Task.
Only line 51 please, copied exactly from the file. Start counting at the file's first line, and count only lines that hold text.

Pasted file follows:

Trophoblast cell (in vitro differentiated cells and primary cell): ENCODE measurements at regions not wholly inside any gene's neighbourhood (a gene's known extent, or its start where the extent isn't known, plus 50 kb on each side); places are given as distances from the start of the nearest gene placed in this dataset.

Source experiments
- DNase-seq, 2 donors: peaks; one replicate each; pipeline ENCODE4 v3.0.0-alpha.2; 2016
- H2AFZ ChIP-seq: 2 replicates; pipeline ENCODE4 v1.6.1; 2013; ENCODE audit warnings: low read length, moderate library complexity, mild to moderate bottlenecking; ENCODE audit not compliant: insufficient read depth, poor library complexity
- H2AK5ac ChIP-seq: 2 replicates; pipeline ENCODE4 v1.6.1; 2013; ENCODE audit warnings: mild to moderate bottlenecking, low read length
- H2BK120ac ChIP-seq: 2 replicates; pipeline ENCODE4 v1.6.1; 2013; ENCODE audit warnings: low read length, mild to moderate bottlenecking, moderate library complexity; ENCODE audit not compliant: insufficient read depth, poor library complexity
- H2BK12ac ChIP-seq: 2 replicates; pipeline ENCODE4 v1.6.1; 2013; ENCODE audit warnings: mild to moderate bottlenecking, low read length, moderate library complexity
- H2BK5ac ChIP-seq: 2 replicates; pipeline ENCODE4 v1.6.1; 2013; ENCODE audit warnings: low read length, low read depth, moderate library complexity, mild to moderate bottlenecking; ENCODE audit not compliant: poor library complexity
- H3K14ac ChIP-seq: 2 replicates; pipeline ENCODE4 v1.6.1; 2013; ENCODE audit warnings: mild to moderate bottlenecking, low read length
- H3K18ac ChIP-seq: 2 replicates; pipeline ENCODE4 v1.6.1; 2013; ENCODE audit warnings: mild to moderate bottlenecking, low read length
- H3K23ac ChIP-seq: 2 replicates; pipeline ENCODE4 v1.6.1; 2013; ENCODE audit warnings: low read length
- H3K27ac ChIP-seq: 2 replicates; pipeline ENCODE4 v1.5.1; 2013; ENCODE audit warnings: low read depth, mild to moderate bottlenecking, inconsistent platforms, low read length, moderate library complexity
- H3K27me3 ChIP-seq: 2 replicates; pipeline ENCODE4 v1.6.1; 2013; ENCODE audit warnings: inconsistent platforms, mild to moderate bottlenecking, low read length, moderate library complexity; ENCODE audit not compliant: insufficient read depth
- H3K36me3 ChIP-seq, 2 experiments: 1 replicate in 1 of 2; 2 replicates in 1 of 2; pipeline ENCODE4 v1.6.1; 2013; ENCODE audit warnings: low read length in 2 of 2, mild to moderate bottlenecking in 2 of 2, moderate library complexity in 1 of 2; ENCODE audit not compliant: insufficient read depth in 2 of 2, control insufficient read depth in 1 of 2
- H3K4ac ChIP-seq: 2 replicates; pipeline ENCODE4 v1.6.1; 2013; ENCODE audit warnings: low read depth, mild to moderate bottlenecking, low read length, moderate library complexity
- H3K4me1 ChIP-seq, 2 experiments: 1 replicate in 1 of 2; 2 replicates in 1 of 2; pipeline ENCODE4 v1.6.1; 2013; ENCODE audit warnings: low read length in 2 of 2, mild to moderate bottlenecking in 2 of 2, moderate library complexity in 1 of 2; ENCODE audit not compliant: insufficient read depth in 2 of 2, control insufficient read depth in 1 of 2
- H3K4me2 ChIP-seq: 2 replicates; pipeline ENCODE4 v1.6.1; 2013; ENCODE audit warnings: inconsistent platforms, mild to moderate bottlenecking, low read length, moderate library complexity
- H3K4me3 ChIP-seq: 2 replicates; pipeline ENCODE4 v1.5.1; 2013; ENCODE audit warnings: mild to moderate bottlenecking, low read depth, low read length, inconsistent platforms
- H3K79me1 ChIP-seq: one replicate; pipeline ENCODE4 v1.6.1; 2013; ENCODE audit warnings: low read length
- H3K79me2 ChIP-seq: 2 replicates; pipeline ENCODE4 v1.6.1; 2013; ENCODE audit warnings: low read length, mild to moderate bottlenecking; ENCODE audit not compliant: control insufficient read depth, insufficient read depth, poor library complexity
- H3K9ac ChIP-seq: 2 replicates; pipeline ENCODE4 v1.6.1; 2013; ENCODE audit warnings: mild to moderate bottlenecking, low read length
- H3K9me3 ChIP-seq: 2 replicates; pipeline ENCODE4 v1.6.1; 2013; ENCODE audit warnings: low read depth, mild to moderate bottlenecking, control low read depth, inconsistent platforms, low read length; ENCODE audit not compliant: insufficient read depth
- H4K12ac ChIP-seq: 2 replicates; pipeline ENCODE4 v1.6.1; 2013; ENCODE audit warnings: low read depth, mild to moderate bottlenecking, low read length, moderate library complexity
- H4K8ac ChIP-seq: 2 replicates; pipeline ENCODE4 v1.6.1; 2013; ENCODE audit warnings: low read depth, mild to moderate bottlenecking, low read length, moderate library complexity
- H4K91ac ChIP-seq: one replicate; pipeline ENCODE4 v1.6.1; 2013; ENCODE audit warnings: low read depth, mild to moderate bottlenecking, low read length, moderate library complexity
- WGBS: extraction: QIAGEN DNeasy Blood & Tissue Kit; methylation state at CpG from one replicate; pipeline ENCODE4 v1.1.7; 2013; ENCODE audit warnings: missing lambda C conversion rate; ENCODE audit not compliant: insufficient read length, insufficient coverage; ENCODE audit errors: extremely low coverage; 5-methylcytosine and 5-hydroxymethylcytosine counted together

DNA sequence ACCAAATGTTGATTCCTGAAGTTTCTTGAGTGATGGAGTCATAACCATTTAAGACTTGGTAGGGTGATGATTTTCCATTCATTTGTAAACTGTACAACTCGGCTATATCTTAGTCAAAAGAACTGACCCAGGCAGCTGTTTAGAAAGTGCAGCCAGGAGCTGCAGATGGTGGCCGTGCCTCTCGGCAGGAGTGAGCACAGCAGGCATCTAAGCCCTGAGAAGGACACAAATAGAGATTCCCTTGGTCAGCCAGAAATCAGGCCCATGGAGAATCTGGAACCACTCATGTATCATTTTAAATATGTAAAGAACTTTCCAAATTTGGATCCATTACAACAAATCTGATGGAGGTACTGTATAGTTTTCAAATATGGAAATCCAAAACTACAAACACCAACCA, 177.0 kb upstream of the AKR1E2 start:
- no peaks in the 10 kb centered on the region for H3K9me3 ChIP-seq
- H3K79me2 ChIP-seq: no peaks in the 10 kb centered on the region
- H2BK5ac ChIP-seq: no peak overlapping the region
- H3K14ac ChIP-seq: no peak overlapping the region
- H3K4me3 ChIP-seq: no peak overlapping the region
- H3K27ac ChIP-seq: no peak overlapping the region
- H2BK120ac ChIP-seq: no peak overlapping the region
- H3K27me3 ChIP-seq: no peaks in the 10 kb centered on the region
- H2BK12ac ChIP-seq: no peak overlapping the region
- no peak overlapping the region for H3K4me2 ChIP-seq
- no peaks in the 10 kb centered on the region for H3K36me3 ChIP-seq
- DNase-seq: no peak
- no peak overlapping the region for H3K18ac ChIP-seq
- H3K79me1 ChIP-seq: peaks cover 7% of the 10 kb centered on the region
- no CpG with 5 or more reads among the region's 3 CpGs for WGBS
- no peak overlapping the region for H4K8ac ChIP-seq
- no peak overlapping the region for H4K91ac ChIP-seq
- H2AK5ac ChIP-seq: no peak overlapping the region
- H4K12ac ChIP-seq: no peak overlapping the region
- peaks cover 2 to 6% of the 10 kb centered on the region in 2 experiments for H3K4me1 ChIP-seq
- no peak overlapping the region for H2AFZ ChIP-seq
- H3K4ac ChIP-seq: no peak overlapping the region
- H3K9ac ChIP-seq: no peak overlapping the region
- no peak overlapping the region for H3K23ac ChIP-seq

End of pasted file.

- no peak overlapping the region for H3K23ac ChIP-seq